• A Christian nonprofit aligned with Leo’s network, the Alliance Defending Freedom, represented the Colorado-based plaintiff. One issue before the justices was whether the case constituted an actual dispute between the designer and the Colorado Civil Rights Commission or was generated simply to undermine LGBTQ+ rights.

  • ADF is funded by Leo-aligned DonorsTrust, among the biggest beneficiaries of Leo’s network of nonprofits.

  • In at least two instances in Justice Neil Gorsuch’s majority opinion, he used the same language or citations from amicus briefs submitted by groups in Leo’s network, all of which endorsed the view of an appeals court judge in the case, Timothy M. Tymkovich, that “taken to its logical end,” allowing Colorado to require that web designers produce content related to same-sex weddings would permit the government to “regulate the messages communicated by all artists.” In his opinion, Gorsuch cites the same quote, arguing the result would be “unprecedented.”

  • The overall concentration of conservative amicus briefs in the LGBTQ+ rights case tied to Leo’s network is among the highest, at about 85 percent, of any of the seven cases reviewed.

  • The two pillars of Leo’s network, The 85 Fund and the Concord Fund, gave $7.8 million between July of 2019 and 2021 to organizations filing briefs on behalf of 303 Creative LLC.

  • The numbers of amicus briefs on both sides of major cases grew substantially after 2010, which happened to be when the court’s Citizens United ruling ushered in a new era of “dark money” groups like the Leo-aligned JEP.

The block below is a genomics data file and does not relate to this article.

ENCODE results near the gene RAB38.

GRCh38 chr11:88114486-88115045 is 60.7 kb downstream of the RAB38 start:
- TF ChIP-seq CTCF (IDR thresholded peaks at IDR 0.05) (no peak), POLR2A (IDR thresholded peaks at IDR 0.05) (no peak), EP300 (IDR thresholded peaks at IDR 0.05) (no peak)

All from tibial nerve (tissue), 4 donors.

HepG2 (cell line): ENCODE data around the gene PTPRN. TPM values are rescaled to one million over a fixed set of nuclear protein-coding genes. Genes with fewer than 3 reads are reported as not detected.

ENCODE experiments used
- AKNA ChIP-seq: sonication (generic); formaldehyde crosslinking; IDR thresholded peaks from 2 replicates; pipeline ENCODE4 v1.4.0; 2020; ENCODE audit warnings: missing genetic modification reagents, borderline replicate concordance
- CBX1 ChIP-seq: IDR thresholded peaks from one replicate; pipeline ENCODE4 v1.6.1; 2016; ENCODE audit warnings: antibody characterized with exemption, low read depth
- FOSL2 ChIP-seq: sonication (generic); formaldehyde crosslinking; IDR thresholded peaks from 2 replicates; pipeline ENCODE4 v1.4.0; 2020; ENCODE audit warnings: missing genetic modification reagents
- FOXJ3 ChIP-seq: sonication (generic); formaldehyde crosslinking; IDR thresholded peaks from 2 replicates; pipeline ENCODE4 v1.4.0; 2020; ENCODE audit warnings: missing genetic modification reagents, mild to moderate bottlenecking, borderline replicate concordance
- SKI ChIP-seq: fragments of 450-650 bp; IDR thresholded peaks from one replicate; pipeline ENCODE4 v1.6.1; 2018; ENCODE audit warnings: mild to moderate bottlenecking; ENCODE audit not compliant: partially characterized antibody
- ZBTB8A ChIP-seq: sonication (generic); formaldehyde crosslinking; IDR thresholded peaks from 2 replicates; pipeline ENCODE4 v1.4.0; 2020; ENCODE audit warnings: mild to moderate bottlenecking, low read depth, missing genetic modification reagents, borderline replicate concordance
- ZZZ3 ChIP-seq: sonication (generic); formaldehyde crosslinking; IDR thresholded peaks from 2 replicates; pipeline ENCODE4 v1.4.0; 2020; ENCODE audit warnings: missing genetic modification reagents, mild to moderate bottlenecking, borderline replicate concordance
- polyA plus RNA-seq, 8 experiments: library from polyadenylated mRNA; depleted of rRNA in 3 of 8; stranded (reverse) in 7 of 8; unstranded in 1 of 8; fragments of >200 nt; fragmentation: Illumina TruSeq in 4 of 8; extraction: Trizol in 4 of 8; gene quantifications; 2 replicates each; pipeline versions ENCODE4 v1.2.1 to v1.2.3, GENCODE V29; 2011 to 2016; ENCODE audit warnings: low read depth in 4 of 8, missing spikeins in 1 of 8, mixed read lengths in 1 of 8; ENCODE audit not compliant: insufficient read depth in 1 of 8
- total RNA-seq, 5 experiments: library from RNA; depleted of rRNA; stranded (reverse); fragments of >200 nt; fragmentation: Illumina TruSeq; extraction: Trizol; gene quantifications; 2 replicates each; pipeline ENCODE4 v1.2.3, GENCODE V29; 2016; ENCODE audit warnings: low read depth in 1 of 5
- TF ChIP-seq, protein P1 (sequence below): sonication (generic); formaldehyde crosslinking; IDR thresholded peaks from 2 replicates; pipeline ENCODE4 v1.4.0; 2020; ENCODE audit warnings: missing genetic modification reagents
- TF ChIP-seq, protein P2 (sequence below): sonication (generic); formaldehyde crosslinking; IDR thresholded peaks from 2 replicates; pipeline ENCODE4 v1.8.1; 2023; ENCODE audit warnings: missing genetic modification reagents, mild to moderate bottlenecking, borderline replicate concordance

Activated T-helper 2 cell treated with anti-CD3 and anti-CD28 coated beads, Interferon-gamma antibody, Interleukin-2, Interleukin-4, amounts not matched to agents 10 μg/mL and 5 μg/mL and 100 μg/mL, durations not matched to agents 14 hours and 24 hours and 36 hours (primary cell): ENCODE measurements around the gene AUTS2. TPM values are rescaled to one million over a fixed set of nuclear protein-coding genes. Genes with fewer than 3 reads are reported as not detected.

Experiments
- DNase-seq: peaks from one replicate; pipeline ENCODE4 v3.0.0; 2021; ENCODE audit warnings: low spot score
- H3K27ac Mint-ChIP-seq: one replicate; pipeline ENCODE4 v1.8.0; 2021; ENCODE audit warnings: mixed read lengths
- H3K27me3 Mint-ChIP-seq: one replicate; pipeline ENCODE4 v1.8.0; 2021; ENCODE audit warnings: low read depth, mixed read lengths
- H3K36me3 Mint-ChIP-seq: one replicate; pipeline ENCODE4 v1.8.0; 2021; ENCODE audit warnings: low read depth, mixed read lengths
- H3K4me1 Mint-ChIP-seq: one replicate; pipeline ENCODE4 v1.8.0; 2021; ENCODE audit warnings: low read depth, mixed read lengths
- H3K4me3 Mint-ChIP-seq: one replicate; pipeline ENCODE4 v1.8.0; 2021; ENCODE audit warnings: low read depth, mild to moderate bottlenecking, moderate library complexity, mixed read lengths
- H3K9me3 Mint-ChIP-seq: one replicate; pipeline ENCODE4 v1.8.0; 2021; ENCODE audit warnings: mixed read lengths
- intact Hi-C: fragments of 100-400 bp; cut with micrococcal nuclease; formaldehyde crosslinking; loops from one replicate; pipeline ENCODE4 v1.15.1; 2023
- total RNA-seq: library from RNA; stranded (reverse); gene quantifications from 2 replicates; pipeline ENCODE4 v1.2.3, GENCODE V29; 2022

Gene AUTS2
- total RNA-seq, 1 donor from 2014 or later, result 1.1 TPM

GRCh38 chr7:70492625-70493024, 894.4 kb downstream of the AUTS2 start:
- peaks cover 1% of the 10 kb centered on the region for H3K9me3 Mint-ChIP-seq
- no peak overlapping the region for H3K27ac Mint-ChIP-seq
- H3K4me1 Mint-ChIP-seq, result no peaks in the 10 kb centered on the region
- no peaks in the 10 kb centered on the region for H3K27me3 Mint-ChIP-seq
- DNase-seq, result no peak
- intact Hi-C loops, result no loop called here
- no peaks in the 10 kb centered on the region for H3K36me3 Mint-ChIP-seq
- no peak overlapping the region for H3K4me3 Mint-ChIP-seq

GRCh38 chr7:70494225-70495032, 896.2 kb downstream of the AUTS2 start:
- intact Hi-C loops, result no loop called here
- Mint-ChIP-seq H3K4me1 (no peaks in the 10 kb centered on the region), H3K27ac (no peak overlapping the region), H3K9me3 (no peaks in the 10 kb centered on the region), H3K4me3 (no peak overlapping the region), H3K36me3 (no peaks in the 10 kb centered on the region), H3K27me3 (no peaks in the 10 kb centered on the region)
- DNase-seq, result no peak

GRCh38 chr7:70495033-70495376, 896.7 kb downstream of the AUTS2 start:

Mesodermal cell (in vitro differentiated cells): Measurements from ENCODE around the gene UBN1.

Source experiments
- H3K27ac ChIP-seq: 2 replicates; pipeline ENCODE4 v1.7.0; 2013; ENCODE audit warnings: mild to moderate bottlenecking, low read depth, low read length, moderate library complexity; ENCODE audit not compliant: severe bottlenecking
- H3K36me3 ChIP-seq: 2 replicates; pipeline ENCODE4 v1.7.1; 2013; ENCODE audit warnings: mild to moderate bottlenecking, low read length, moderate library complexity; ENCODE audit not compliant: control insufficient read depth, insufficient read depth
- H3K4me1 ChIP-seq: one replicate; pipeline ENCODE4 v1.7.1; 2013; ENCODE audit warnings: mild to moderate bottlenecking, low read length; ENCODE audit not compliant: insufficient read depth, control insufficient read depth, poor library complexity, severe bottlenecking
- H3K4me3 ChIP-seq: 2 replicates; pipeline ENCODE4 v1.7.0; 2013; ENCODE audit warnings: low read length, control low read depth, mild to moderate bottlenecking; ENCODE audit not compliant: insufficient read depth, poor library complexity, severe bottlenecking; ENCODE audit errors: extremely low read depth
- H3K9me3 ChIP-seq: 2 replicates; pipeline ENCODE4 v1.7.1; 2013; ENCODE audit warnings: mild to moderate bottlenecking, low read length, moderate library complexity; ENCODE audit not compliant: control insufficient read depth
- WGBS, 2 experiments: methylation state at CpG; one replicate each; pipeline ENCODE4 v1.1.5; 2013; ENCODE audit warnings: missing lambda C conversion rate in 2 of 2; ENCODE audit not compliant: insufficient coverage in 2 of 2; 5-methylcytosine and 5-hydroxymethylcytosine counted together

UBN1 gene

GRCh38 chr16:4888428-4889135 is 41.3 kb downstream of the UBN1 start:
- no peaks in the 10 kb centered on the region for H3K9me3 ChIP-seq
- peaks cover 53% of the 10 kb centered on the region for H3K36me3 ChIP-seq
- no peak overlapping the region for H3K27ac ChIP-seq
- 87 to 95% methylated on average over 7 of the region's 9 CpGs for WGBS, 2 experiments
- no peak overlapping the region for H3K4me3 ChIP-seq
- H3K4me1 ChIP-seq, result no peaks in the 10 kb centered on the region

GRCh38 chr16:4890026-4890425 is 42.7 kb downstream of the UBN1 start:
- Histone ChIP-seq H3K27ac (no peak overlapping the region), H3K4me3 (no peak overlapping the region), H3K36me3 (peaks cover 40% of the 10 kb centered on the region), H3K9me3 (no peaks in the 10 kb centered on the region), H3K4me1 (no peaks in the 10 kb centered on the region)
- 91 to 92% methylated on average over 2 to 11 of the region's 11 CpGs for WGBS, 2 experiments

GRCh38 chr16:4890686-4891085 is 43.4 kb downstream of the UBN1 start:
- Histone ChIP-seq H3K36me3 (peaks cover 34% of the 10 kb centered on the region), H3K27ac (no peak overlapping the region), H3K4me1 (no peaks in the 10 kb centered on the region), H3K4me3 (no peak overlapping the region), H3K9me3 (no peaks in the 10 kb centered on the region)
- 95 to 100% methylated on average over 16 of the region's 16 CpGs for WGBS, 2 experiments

• Across the seven cases and hundreds of briefs reviewed by POLITICO — in addition to abortion, LGBTQ+ rights and affirmative action, the cases covered student loans, environmental protection, voting rights and the independent state legislature theory — the conservative parties had a slight advantage, accounting for 50 percent of the amici curiae.

  • Given the opaque nature of Leo’s network, it’s difficult to tally up just how much money has been spent on conservative legal advocacy linked to him. Yet just the two leading groups in his funding network, The Concord Fund and The 85 Fund, spent at least $21.5 million between 2011 and 2021 on groups advocating for conservative rulings.

  • Tax-exempt nonprofit groups must provide the names of their officers and board members on their annual IRS forms. In 15 percent of the briefs reviewed, Leo is a member of leadership, for instance a board member, trustee or executive representing the filers — or the filers received payments from one of Leo’s groups.

  • Expanding the circle to include executives who’ve previously worked for a Leo-aligned group, shared board memberships with him, led Federalist Society chapters or have other professional ties to him, Leo’s network is connected to 180 amicus briefs, or a majority.

  • A number of the groups associated with these individuals have also received funds from DonorsTrust, which is the biggest beneficiary of Leo’s aligned Judicial Education Project, having taken in at least $83 million since 2010.

  • While POLITICO’s analysis relies heavily on annual forms filed to the IRS, its approximations may underrepresent Leo’s influence over opinions presented to the court. That’s because the IRS does not require nonprofit groups to list members of advisory boards, and groups filing as churches don’t have to disclose their leadership. Leo’s organizations also route tens of millions of dollars through anonymous donor-advised funds like DonorsTrust, making it unclear where it is going.

  • The campaign to fund and promote amicus briefs is but one facet of Leo’s broader advocacy architecture built around state and federal courts.

  • But it’s of special relevance at this moment in the court’s history. Since Leo’s handpicked justices solidified the court’s conservative supermajority in 2020, they are agreeing to hear cases advanced by his allies and ruling in favor of many of his Christian conservative priorities.